My current (being phased out) setup on my iMac is SSD contains OS, HDD contains my home folder.

/Volumes/iMacSSD/ is the OS
/Volumes/iMacSSD/Users/iMac or /Users/iMac is a symlink to /Volumes/iMacHDD/iMac
/Volumes/iMacHDD/ is my 2T HDD I want to put everything on. There is enough room!

On the time machine backup, that is how it is stored. Both drives are backed up and all my data is there.

I want to remove the SSD from the iMac and just have the single large HDD. When I restore from the TM backup the home folder is just a symlink to a folder that does not exist. This is expected.

I have manually removed the symlink and replaced it with an actual folder, but trying to copy the backed up 'home' folder is not working out so well.

I want to just "move" the contents of /Volumes/iMacHDD/iMac to /Volumes/iMacSSD/User/iMac. This would make the backup like it came from a single drive. So when I restore to a single drive everything would be there.

root privileges is not enough to modify the TM drive. How would I go about converting the symlink iMac to a hard link? or is there a better option?

Any attemp to modify (via rm cp mv) results in a "this is not allowed/you can't do that" error. (I don't recall the exact wording)

EDIT: "error" messages
rm iMac = rm: iMac: Permission denied
sudo rm iMac = rm: iMac: Operation not permitted

migrated from stackoverflow.com Dec 7 '17 at 14:43

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  • Why don't you copy the content of your backuped Users folder from your TM drive to your hard drive via Terminal? – nohillside Dec 7 '17 at 14:50
  • as I said, "trying to copy the backed up 'home' folder is not working out so well." If you have specific instructions on how to do this so that when I boot up it am exactly where I left off like a restore should be... please share. Thus far, things keep failing or simply don't cause any changes. – Chad Dec 7 '17 at 14:56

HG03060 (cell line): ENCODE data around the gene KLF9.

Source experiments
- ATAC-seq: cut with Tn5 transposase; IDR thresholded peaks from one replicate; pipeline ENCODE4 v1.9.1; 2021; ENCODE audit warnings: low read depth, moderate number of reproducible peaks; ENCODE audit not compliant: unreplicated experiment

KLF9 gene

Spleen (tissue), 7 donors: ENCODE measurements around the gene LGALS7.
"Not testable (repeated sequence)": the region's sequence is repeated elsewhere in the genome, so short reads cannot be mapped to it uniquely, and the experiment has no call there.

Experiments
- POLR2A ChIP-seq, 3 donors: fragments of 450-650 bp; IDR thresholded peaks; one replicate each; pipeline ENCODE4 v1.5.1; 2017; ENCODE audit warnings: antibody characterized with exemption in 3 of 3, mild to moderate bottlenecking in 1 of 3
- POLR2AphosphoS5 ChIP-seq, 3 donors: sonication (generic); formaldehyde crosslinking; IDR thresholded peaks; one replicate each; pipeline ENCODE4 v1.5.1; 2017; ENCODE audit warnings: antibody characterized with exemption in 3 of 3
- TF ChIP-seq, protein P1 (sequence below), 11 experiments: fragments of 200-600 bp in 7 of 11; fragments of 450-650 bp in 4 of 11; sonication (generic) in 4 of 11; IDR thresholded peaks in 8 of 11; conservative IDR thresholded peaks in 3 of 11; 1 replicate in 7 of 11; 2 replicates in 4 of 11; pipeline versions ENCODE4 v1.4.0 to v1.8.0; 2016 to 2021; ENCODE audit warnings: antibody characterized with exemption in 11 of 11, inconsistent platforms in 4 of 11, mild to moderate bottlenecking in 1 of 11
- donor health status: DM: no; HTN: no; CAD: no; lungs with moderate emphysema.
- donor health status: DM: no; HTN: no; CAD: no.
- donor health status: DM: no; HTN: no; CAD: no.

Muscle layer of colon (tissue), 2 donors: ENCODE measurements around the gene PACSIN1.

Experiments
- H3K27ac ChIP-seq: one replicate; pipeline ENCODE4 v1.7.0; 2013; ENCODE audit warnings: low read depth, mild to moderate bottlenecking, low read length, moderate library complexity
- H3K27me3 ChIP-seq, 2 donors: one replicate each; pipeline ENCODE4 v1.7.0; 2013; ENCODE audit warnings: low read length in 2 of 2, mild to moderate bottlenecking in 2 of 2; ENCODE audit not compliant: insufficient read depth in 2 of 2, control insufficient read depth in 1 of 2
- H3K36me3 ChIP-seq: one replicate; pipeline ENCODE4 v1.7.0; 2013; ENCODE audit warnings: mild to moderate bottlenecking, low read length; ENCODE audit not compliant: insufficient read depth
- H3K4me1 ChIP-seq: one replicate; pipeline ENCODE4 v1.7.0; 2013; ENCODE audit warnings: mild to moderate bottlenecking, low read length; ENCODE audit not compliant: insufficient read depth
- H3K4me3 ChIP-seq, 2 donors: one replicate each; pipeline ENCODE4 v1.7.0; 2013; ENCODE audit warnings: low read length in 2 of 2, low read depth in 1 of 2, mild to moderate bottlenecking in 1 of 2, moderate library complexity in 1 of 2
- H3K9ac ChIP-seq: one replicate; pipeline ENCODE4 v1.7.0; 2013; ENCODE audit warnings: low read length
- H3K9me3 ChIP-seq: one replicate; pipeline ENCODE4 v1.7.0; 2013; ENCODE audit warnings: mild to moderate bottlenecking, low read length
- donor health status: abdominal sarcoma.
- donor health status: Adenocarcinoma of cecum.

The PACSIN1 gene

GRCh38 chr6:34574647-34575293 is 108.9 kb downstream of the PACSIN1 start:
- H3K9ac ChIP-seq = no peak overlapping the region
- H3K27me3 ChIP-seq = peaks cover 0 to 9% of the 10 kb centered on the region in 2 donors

• maybe rsync???? – Chad Dec 7 '17 at 15:07
  • I‘m not talking about „fixing“ the home folder your TM backup (this will not work anyway) but about copying its content back onto your main drive manually to restore it. I didn‘t see this is something you‘ve tried in the question, but maybe I miss something here. – nohillside Dec 7 '17 at 15:42
  • Anyway, it might be easier to find good answer if you focus the question on the basic problem you want to solve and not so much on one potential way to solve it. – nohillside Dec 7 '17 at 15:43

After a lot of searching and messing around I found the answer.... thanks to this post

/System/Library/Extensions/TMSafetyNet.kext/Contents/Helpers/bypass will allow you to make changes.

BUT.... I could not perform a mv so I resorted to using rsync right on the TM backup and ignored most of all my files. This in turn allowed me to restore to a slimmed down backup.

After this I tried using Time Machine to copy the rest of my files back to my home folder, it kept failing.

In the end, enabling guest login and using rsync got me what I wanted.

If I had to do this again I would do it this way;

  1. Do the restore as per normal, the login WILL FAIL! this is because your home folder is a broken symlink.
  2. Boot back into the recovery/install disc and use terminal to rm the symlink and mkdir your home folder of the same name. (you may need to chown this to your user) ** if you can also use rsync from this terminal, skip the Guest step and use rsync now. I could not**
  3. Do a regular boot, once logged in, turn on Guest login, logout and back in as Guest
  4. Open terminal and su to your user.
  5. Use rsync directly to the TM volume and restore all your home folder.
  6. Check and make sure permissions are correct, reboot!
  7. Everything should look just as it did before you removed your first/second HDD. Turn off Guest login.

Never symlink your home folder! While this worked fine, it made recovery a PIA! rather, symlink your individual folders like Documents, Music, Photos, Movies, etc. It doesn't look as clean, but in the end, it is safer.

If my "data" drive had gone down, I would have had the same issues as I did with this. A system I can not login to.

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